The relationship between electrical axis by 12-lead electrocardiogram and anatomical axis of the heart by cardiac magnetic resonance in healthy subjects.
BACKGROUND: The traditional assumption has been that there is a close relationship between the electrical and anatomical axes of the heart. The aim of this study was to test the hypothesis that there is a correlation between the electrical and anatomical axes of the heart, in both the frontal and transverse planes, in healthy subjects. METHODS: Ninety-four healthy volunteers (48 men, 46 women; age 21-82 years) were studied by cardiac magnetic resonance and 12-lead electrocardiogram. The anatomical axis was determined by cardiac magnetic resonance and projected onto the frontal and transverse orthogonal planes for comparison with the electrical axis in the corresponding planes. RESULTS: The electrical and anatomical axes were in the same range in the frontal plane (mean +/- SD, +39 degrees +/- 31 degrees and +38 degrees +/- 10 degrees), but in different ranges in the transverse plane (mean +/- SD, -30 degrees +/- 18 degrees and +46 degrees +/- 7 degrees). The partial correlation coefficients between electrical and anatomical axes were r = 0.30 (P < .01) and r = 0.14 (P = NS) in the frontal and transverse planes, respectively. Age was more strongly correlated to electrical axis than to anatomical axis in the frontal plane. CONCLUSIONS: There is only a weak correlation between electrical and anatomical axes in the frontal plane and no correlation in the transverse plane. The change of electrical axis with increased age is not explained only by change in the anatomical axis. The results suggest that there is no simple relationship between the electrical and anatomical axes of the heart.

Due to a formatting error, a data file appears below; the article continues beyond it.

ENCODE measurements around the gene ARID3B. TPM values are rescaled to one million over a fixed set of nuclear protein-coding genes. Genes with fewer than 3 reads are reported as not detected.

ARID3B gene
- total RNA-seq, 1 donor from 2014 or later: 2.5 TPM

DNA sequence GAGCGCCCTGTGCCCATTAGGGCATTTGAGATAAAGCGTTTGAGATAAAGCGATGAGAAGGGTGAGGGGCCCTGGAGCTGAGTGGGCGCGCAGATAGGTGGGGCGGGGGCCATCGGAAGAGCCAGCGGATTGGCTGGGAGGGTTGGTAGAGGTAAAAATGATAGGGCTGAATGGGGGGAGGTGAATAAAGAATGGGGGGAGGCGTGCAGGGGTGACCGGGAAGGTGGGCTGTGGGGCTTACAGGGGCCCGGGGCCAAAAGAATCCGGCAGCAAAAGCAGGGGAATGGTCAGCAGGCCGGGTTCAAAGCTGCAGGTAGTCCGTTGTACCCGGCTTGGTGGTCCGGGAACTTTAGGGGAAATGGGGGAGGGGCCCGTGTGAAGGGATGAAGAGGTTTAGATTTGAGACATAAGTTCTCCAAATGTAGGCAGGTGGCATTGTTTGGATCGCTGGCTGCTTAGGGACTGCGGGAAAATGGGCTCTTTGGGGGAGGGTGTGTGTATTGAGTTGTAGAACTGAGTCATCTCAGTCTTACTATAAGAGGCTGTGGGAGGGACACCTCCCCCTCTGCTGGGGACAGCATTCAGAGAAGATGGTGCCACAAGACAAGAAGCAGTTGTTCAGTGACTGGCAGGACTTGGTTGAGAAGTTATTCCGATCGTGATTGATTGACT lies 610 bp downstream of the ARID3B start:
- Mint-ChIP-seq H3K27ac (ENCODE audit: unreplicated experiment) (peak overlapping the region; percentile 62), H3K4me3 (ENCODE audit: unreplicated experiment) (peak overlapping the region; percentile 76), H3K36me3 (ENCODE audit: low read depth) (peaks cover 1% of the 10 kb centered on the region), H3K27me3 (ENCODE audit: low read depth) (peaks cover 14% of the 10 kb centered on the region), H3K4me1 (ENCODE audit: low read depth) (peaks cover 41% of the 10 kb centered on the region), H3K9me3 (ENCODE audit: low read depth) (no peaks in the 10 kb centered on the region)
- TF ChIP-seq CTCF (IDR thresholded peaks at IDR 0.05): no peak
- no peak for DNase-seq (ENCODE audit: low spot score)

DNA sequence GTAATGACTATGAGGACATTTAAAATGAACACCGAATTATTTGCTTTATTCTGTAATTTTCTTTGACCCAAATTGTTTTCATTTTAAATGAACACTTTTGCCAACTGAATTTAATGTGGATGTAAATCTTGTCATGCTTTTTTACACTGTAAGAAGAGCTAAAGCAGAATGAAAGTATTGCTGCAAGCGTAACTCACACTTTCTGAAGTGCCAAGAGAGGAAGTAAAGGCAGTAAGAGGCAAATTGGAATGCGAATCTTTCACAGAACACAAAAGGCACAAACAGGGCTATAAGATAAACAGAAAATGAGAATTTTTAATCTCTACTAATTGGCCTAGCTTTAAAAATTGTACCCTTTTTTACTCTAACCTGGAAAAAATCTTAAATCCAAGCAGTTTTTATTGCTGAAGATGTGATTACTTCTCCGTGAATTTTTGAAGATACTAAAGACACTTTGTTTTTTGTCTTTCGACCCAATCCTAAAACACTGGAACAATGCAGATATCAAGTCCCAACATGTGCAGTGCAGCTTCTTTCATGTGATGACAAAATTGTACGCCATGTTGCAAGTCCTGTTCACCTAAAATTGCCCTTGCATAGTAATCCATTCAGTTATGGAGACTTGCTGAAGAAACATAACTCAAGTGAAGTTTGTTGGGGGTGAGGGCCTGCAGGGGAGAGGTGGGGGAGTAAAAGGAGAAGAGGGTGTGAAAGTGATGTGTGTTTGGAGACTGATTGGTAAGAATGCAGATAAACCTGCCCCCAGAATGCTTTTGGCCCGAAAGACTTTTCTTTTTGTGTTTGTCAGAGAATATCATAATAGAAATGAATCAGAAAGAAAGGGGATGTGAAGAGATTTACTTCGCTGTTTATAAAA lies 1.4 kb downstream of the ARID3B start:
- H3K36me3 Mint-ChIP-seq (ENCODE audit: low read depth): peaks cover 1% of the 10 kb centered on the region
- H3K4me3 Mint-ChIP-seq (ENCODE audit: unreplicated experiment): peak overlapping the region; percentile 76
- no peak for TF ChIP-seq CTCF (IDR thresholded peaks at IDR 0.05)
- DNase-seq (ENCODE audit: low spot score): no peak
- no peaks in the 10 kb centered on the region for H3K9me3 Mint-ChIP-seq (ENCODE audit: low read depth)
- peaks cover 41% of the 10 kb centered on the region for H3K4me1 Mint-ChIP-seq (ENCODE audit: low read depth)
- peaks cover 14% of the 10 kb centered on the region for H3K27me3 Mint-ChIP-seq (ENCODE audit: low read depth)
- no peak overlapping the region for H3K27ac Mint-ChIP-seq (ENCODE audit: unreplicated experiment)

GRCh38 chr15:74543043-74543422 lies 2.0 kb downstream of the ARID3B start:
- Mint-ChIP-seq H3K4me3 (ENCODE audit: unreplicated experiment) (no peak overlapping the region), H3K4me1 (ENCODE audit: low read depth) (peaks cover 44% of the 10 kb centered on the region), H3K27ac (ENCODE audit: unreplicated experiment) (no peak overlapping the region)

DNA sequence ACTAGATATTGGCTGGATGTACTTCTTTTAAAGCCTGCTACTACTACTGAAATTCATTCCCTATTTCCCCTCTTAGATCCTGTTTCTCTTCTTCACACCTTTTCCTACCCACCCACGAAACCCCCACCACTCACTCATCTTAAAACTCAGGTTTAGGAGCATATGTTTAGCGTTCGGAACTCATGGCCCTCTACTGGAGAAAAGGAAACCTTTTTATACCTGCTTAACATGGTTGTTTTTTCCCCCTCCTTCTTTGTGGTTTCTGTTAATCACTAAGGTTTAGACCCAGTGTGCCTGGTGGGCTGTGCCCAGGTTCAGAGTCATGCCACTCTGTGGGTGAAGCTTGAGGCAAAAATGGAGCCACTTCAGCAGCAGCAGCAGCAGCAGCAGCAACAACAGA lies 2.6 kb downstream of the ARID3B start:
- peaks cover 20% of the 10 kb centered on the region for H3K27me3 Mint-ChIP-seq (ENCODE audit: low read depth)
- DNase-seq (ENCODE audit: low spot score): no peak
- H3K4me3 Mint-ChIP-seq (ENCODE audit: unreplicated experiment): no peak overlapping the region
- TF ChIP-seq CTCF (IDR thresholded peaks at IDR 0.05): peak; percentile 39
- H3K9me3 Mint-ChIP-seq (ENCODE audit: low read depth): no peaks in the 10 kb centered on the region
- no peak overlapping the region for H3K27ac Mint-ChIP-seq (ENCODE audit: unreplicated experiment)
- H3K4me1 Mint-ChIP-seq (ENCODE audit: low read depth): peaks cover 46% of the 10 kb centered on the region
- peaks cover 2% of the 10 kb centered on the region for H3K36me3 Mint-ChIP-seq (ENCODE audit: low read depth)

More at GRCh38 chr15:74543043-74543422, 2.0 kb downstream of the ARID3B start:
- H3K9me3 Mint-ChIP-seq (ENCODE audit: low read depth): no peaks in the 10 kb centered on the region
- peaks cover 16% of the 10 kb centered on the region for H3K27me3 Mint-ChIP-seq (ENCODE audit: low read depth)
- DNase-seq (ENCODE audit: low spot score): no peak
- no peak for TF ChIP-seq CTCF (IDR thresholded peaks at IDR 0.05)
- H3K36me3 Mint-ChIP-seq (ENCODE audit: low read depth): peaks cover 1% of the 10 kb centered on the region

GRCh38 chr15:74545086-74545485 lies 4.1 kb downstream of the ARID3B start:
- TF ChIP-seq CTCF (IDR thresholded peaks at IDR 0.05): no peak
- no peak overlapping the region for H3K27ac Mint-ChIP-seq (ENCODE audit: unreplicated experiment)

Engblom, H; Foster, JE; Martin, TN; Groenning, B; Pahlm, O; Dargie, HJ; Wagner, GS; Arheden, H
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